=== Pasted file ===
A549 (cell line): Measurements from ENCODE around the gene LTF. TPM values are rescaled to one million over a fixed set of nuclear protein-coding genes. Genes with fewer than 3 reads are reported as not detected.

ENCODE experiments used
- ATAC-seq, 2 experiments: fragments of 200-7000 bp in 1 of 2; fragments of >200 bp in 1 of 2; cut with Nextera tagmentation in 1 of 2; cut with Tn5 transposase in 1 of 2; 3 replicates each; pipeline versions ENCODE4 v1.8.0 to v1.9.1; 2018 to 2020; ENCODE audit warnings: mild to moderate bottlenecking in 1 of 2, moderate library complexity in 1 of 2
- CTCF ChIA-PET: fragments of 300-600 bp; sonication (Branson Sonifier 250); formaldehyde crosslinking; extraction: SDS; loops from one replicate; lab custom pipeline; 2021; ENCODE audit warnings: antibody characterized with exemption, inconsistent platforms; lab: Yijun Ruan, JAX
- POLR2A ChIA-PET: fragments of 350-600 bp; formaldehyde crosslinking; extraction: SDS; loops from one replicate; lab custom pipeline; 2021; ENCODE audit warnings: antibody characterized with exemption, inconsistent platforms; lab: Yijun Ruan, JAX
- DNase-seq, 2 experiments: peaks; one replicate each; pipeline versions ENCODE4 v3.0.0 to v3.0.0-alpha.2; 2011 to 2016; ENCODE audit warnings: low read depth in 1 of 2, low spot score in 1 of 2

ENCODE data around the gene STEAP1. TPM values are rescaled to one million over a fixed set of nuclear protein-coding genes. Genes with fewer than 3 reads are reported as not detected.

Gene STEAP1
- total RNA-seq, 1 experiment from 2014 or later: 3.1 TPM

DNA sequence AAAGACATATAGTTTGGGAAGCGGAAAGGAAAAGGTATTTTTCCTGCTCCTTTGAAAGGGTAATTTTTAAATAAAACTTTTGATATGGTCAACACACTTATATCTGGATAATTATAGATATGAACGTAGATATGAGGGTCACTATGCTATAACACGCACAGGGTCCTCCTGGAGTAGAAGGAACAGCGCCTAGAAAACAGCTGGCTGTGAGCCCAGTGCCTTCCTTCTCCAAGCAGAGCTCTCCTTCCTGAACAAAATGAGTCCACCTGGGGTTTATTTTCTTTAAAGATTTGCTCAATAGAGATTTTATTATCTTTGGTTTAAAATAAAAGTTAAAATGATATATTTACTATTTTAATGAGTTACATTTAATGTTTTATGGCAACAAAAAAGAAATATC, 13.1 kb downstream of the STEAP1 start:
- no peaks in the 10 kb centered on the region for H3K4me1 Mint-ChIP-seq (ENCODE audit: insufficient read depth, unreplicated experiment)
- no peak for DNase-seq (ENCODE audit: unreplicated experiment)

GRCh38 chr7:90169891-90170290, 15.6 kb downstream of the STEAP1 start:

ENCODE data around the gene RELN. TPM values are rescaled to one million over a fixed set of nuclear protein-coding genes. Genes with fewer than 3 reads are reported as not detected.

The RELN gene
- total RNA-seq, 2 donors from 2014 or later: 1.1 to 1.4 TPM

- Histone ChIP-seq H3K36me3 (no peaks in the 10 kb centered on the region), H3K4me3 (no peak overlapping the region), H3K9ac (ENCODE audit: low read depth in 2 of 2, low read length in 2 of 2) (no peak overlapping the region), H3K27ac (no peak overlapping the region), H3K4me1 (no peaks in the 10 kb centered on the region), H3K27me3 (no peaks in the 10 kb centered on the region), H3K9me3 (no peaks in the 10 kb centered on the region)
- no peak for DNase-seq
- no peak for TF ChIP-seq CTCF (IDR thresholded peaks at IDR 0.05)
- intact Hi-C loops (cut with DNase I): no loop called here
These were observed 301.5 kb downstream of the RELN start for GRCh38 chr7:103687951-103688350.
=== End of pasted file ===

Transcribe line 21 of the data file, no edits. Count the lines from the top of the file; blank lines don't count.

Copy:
These were observed 301.5 kb downstream of the RELN start for GRCh38 chr7:103687951-103688350.